Security Technology Executive

FEB-MAR 2018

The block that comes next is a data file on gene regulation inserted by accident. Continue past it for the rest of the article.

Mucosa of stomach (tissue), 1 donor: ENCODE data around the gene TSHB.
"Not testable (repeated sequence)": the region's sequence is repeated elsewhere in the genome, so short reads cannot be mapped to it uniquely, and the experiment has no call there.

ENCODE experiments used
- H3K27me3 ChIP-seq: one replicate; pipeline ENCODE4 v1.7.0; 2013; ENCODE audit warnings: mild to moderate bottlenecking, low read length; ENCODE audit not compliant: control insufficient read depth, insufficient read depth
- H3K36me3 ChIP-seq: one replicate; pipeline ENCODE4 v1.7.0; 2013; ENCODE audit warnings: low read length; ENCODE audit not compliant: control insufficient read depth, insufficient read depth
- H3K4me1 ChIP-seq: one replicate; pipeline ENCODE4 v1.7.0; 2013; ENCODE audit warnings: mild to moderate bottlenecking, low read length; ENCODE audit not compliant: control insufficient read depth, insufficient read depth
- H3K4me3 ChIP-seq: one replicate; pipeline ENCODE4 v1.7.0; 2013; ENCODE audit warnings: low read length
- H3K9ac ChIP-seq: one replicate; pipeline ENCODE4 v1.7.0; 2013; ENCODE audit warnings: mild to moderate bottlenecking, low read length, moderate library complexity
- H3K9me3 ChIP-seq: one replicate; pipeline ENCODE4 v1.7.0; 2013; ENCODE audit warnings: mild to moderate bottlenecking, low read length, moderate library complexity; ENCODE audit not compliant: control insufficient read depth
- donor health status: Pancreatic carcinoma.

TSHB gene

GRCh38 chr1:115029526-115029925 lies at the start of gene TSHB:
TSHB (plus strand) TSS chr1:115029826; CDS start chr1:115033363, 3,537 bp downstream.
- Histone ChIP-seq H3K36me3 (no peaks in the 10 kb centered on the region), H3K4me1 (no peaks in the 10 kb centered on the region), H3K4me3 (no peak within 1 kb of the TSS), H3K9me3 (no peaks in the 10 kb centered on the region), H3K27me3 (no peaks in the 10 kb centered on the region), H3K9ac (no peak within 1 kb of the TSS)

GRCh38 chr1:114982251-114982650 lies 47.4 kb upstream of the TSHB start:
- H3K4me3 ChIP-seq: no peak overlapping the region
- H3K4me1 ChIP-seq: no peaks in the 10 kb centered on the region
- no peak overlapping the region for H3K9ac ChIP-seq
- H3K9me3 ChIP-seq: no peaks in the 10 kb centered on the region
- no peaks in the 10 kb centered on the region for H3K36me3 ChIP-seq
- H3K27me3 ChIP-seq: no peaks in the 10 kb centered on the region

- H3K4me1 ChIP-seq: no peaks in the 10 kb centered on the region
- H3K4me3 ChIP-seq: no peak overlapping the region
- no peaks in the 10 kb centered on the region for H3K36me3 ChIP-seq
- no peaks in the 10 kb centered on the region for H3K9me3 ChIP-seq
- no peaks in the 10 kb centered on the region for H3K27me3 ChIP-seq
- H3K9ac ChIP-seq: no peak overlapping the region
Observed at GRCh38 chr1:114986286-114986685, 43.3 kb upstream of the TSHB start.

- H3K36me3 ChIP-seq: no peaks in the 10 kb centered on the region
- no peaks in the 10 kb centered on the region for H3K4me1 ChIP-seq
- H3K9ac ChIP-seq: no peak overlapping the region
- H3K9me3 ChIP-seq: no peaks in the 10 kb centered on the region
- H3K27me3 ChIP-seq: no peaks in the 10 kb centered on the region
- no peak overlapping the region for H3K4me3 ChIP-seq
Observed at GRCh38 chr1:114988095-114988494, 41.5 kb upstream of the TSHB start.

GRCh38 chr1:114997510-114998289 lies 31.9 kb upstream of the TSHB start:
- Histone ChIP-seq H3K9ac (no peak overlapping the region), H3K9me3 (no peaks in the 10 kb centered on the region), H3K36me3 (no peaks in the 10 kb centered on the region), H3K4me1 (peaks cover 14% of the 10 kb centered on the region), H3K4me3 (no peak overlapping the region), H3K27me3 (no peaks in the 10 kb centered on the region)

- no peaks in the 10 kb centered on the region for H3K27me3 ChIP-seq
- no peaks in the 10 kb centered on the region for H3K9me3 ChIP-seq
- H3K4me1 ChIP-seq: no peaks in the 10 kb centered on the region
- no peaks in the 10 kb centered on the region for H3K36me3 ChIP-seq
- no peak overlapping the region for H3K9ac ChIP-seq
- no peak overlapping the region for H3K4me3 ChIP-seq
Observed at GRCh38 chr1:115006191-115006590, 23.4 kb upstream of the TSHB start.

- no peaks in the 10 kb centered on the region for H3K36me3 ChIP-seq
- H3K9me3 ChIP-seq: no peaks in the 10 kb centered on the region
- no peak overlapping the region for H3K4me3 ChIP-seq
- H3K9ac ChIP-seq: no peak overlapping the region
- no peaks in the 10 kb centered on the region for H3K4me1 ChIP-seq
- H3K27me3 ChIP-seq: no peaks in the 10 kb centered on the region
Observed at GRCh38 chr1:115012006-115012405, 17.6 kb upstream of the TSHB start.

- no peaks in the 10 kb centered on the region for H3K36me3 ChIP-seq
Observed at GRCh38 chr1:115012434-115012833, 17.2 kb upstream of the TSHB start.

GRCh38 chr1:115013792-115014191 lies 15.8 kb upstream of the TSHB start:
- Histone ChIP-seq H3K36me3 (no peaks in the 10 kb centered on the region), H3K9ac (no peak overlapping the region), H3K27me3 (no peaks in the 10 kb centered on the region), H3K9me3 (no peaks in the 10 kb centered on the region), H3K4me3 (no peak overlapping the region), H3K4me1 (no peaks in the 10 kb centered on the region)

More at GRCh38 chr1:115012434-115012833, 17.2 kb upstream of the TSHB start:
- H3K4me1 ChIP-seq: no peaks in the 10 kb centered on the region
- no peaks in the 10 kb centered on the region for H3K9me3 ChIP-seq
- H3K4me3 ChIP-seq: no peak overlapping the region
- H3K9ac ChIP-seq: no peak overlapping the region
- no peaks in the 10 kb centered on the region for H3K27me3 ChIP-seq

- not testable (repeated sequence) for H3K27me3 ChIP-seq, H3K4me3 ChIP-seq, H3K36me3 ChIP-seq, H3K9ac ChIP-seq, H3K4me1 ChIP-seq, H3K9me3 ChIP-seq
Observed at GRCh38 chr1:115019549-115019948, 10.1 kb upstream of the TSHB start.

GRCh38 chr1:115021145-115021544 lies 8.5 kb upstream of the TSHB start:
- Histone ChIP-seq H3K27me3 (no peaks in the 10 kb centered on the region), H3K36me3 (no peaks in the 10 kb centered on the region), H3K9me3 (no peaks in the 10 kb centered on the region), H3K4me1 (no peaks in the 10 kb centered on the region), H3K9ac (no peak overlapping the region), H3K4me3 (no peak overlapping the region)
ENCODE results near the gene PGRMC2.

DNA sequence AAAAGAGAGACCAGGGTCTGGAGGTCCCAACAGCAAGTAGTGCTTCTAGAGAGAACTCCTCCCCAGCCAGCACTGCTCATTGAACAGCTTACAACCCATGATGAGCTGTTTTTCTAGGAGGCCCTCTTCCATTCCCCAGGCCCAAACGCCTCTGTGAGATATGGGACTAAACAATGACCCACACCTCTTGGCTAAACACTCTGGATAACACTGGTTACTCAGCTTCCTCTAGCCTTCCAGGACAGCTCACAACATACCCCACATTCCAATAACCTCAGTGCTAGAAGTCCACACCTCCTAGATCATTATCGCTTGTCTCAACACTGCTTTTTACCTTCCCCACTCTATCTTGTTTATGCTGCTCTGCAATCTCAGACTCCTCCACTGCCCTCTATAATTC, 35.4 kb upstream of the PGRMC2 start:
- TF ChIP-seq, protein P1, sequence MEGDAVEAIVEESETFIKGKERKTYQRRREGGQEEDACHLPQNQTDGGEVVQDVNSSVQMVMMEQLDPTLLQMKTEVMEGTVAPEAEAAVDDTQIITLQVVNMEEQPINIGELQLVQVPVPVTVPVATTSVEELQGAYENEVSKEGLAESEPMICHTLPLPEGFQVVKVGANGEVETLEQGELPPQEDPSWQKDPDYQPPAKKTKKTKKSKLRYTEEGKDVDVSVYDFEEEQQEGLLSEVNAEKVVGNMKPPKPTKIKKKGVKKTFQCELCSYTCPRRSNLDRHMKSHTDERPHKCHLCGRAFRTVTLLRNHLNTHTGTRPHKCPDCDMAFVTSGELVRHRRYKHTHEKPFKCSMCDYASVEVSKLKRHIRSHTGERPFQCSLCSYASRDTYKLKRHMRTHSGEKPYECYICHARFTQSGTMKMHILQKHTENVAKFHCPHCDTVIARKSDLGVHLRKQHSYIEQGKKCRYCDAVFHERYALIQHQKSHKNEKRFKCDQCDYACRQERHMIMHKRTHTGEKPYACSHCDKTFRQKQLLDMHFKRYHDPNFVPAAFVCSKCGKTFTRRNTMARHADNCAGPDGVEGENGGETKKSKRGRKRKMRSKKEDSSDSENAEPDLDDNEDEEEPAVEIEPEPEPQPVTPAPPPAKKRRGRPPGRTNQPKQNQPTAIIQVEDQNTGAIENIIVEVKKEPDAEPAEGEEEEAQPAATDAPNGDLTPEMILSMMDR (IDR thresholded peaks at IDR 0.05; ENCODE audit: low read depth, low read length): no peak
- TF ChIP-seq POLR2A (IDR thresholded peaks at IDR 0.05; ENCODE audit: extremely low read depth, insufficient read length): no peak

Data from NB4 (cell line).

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34 SECURIT Y TECHNOLOGY E XECUTIVE • Februar y/March 2018 • www. VIDEO TECHNOLOGY efforts to address ongoing security threats. In 2006, less than 10 million surveillance cameras were shipped worldwide. Over 100 million shipped in 2016. By the end of this year, the number is expected to exceed 130 million. Retention times are increasing. With litigation, regulatory require- ments, and business intelligence affecting data management poli- cies, there is a growing desire to keep video footage longer. All these changes are combin- ing to put a strain on data storage strategies. Appliance-based archi- tectures are not scalable enough and IT-based solutions are opti- mized for reading , not writing streams of data. More storage capacity is needed to satisfy this growing appetite for data. Organi- zations are responding, and they are increasingly turning to enter- prise storage platforms to address the need. In fact, the amount of enterprise storage shipped for video sur- veillance is projected to grow 42.3 percent compound annual growth rate (CAGR) through 2021. Big Data Analytics Drives Value Another factor influencing data storage strategies is big data analytics. Every organization wants to derive insights from the vast amount of structured and unstructured data they collect. Video cameras are starting to be viewed as one source among thou- sands that can provide valuable data, and many industries are using video for applications beyond safety and security. Transportation is one example. Population con- tinues to grow. In the U.S. alone, the population is expected to increase by 70 million people by 2045. As the number of people increases, so do traffic problems, especially in major urban areas. States like Utah are addressing transportation challenges using data from road sensors, cameras, and mobile devices to improve road conditions and to optimize traffic flow. Video is also playing a major role in helping trans- form cities into "smart" cities. From monitoring pedes- trian activity to addressing parking and transporta- tion challenges, video is being combined with sensors and smart technology to improve the quality of life in major cities. Retail is another example. Retailers have used video surveillance for loss prevention for years. But with advanced analytics, they are also able to derive valu- able insight for business intelligence and operations. Video helps retailers monitor shopper behavior. They can track movement through the stores and measure dwell time (the amount of time a shopper interacts with displays or kiosks), and then make decisions about store layouts, product placement, and push- targeted in-store advertising to improve their results. As these examples show, there is an opportunity in harnessing unstructured data. In fact, according to a study by Enterprise Strategy Group (ESG), 71 percent of respondents said their organization has the poten- tial to leverage its unstructured data to create new revenue opportunities or increase value. These examples also illustrate another point: video is becoming an important source of data in the ongo- ing development of big data analytics applications. Multi-Tier Storage Lowers Cost Today's focus on data emphasizes the importance of storage and data management. A multi- tier approach is a great way to get the capacity you need at a lower cost. What is multi-tier storage? It's an approach to deliv- ering storage capacity where different storage media— disk, object storage, tape, and cloud—are configured into tiers and managed in a way that balances perfor- mance, capacity, and access. How does it work? Video is ingested into high-per- formance disk with additional copies written to tape and/or cloud. When a pre-defined day of retention is met on the disk-based tier, the expiring day's blocks become available for new footage. Unlike other archi- tectures, since there was a backup copy already on tape or cloud, a day's worth of data does not have to be moved across the network and be managed by the VMS application, positively impacting both network and application server performance. Files can also be moved between tiers based on user-defined policies. When the policies are met, the files are moved to a less expensive tier, which reduces the long-term cost of retaining files. The policy-based tiering gives users the flexibility to choose which files reside on high-performance disk and which ones are moved to tape or cloud. How do you design a multi-tier configuration for video surveillance storage? Multi-tier solutions strike a balance between performance and long-term reten- tion. In a multi-tier configuration, high-performance media (disk or flash) is sized based on the ingest requirements, which is determined by the number of cameras and channel counts in the system. Once the ingest capacity is met, the rest of the capacity is split between a combination of object storage, tape, and cloud. This provides a less expen- sive way of storing video for a long period of time. In most configurations, the ingest capacity is relatively small compared to the combined capacity of the other About the Author: Wayne Arvidson is V ice President for Intelligence, Sur veillance & Securit y Solutions for Quant um Corporation. A seasoned global marketing , product management, and business development executive, He has over 25 years senior management experience in companies ranging from start-ups to Fort une 500 firms and drives Quant um's strategy in the intelligence and securit y market. He is an expert on best storage practices for v ideo sur veillance, and is helping to drive industry transformation by educating the market on the role storage can play as the foundation of a securit y infrastruct ur e. Video is also playing a major role in helping transform cities into "smart" cities.

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